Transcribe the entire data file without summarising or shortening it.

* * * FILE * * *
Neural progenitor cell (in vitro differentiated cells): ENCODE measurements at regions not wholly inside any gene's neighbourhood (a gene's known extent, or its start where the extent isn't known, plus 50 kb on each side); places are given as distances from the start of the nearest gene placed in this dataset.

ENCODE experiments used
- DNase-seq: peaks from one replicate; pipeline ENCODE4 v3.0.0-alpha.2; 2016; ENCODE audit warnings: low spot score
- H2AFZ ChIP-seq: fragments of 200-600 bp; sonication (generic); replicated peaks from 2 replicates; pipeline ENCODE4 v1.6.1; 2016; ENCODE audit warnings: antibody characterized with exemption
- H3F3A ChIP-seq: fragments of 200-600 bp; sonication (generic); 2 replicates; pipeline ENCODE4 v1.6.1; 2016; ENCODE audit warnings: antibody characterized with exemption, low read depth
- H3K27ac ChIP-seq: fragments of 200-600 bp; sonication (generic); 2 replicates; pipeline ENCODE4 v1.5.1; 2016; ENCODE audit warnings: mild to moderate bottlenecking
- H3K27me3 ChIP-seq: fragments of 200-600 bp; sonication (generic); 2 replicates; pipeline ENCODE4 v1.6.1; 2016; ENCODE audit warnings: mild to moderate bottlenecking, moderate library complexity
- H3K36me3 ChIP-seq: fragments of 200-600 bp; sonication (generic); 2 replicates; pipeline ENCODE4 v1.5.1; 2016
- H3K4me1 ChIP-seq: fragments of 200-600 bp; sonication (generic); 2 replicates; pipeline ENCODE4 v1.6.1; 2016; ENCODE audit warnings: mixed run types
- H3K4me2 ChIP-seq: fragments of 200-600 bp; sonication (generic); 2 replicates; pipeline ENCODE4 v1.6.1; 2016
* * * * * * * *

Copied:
Neural progenitor cell (in vitro differentiated cells): ENCODE measurements at regions not wholly inside any gene's neighbourhood (a gene's known extent, or its start where the extent isn't known, plus 50 kb on each side); places are given as distances from the start of the nearest gene placed in this dataset.

ENCODE experiments used
- DNase-seq: peaks from one replicate; pipeline ENCODE4 v3.0.0-alpha.2; 2016; ENCODE audit warnings: low spot score
- H2AFZ ChIP-seq: fragments of 200-600 bp; sonication (generic); replicated peaks from 2 replicates; pipeline ENCODE4 v1.6.1; 2016; ENCODE audit warnings: antibody characterized with exemption
- H3F3A ChIP-seq: fragments of 200-600 bp; sonication (generic); 2 replicates; pipeline ENCODE4 v1.6.1; 2016; ENCODE audit warnings: antibody characterized with exemption, low read depth
- H3K27ac ChIP-seq: fragments of 200-600 bp; sonication (generic); 2 replicates; pipeline ENCODE4 v1.5.1; 2016; ENCODE audit warnings: mild to moderate bottlenecking
- H3K27me3 ChIP-seq: fragments of 200-600 bp; sonication (generic); 2 replicates; pipeline ENCODE4 v1.6.1; 2016; ENCODE audit warnings: mild to moderate bottlenecking, moderate library complexity
- H3K36me3 ChIP-seq: fragments of 200-600 bp; sonication (generic); 2 replicates; pipeline ENCODE4 v1.5.1; 2016
- H3K4me1 ChIP-seq: fragments of 200-600 bp; sonication (generic); 2 replicates; pipeline ENCODE4 v1.6.1; 2016; ENCODE audit warnings: mixed run types
- H3K4me2 ChIP-seq: fragments of 200-600 bp; sonication (generic); 2 replicates; pipeline ENCODE4 v1.6.1; 2016